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Mortgage Tax Deduction

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In addition to the numerous other benefits of home ownership, the mortgage tax deduction can make it more financially appealing to own a home. People often assume that if you own a home – or multiple homes – you can automatically write off the interest you pay on your tax return. This is not the case. Before you prepare your taxes this year, it’s smart to understand in what situations you can write off your interest and when you should avoid doing so.

Mortgage Tax Deduction Types

The mortgage tax deduction beloved by so many homeowners actually comes in two different forms:

  • Acquisition debt
  • Equity debt.

Acquisition debt is simply the money you pay to acquire or construct a primary or secondary residence. As this is the purpose of most new and refinance home mortgages, this interest may be tax deductible. Loans to substantially improve the home – like a home improvement loan to build a new room over the garage – also count as acquisition debt.

Equity debt involves pulling money out of your first or second home for purposes other than the acquisition, construction or improvement of the home. For example, taking out a home equity loan to buy a new car or pay off credit card debt counts as equity debt. In the eyes of the IRS, home equity loans and lines of credit are the same thing with regards to the mortgage tax deduction

Qualifying for the Mortgage Tax Deduction

In order to qualify for the home mortgage tax deduction, you must itemize your taxes. This means you get no tax benefit from the interest you pay on your mortgage when your itemized deductions do not exceed the standard allowed deduction. If you own a home, it’s to your benefit to conduct tax planning each year to ensure you are able to itemize deductions for your tax return.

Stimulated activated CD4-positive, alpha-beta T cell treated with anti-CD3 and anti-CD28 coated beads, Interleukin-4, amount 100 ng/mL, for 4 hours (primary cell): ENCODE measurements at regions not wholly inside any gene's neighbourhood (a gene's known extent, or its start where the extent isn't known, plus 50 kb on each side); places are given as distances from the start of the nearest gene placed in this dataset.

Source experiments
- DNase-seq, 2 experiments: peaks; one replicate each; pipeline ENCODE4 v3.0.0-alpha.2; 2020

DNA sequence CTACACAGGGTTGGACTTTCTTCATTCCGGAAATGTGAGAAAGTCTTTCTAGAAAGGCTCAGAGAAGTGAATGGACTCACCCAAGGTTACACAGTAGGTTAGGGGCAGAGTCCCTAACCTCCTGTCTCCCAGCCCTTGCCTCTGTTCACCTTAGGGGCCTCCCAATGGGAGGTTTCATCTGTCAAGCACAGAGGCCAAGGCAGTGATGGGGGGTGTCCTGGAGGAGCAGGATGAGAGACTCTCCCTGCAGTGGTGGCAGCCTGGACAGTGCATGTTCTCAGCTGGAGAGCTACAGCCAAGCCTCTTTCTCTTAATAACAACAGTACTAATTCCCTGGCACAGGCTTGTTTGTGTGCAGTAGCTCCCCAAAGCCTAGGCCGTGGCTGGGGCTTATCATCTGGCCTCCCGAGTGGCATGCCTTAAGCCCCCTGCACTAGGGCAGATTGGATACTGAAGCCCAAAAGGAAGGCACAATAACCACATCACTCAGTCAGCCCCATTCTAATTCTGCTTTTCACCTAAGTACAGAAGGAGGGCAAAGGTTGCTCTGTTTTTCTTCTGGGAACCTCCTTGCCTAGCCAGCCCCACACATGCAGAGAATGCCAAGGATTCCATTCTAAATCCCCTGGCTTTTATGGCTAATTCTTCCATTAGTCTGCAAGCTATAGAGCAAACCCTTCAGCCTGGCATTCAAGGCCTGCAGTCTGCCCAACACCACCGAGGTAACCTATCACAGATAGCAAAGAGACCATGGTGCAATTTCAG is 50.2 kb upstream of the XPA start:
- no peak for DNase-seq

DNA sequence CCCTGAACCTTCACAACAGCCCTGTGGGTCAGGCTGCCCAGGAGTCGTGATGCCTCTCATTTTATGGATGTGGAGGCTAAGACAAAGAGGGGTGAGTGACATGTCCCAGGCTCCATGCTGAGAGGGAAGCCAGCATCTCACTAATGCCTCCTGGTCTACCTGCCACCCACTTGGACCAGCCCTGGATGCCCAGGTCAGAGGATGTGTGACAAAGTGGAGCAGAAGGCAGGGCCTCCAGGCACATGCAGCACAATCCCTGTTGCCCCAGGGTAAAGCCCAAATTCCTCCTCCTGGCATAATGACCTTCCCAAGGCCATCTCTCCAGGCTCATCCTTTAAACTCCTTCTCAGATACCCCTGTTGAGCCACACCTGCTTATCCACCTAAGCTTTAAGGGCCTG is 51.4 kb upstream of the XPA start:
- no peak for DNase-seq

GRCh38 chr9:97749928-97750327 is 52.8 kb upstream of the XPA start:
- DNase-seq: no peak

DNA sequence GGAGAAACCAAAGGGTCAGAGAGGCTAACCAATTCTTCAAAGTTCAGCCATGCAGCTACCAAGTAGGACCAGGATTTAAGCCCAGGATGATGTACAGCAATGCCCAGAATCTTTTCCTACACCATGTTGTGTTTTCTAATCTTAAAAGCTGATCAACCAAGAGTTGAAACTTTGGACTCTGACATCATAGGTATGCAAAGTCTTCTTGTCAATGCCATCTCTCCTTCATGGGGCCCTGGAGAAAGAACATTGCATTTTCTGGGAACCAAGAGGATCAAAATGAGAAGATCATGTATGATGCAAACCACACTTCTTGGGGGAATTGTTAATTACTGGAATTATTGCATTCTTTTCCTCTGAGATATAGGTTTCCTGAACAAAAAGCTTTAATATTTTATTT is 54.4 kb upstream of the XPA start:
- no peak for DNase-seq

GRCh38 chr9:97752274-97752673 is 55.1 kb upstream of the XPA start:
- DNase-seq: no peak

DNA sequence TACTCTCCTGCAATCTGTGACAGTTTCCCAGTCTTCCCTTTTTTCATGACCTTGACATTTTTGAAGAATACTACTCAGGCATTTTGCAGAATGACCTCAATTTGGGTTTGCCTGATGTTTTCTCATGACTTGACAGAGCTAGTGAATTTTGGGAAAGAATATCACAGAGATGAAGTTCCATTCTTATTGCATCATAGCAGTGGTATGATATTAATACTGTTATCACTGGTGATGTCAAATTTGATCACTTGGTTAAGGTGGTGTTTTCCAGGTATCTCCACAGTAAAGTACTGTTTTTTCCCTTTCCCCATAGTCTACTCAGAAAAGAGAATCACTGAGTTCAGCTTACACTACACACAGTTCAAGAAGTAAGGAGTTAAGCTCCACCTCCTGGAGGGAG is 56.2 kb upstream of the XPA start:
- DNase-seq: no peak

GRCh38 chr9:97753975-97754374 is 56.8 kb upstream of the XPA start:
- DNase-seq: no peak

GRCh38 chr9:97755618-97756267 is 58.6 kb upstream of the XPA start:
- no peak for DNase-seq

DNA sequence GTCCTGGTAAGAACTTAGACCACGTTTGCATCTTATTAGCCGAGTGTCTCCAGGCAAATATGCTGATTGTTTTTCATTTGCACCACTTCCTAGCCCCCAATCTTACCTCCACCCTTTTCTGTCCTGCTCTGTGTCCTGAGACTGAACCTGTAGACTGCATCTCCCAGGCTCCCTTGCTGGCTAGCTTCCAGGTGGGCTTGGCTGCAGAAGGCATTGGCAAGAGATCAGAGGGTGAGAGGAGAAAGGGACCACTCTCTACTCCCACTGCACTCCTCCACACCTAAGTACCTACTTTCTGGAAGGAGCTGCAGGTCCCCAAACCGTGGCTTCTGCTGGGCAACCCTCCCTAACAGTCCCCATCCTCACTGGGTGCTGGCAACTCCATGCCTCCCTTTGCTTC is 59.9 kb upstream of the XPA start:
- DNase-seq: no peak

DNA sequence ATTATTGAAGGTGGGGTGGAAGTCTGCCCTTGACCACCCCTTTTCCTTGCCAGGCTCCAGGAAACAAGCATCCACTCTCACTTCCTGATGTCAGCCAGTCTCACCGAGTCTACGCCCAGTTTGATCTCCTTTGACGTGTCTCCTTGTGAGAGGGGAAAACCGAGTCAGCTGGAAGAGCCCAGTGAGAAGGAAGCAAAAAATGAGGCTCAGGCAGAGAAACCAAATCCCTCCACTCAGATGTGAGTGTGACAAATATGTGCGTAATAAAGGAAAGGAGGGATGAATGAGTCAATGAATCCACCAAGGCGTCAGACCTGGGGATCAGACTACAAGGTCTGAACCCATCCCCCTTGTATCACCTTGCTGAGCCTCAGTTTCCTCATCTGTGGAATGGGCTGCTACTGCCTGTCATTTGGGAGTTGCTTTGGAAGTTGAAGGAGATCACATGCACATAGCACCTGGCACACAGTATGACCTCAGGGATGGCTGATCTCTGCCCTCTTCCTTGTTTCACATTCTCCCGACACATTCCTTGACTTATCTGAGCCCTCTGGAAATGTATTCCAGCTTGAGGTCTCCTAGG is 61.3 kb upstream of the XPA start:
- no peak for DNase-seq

The itemization requirement is not all you must fulfill in order to claim the mortgage tax deduction. You must also:

  • Be legally liable for the loan
  • Make a payment to the loan
  • Not write off interest on acquisition debt in excess of $1,000,000
  • Not write off interest on equity debt in excess of $100,000.

Unfortunately, when you rent or lease a home, you do not meet the home mortgage tax deduction requirements to write off the interest expense on your tax return. This is because your landlord is the person with legal responsibility to pay the mortgage obligation, not you. Even when every penny of your rent goes towards the landlord’s mortgage payment, you may not claim it on your tax return.

Remember, it’s okay to have acquisition or equity debt in excess of the above limits. Having large loans doesn’t negate your ability to claim the mortgage tax deduction. You just have to remember not to write off the interest on the portion of the loan in excess of the limits.

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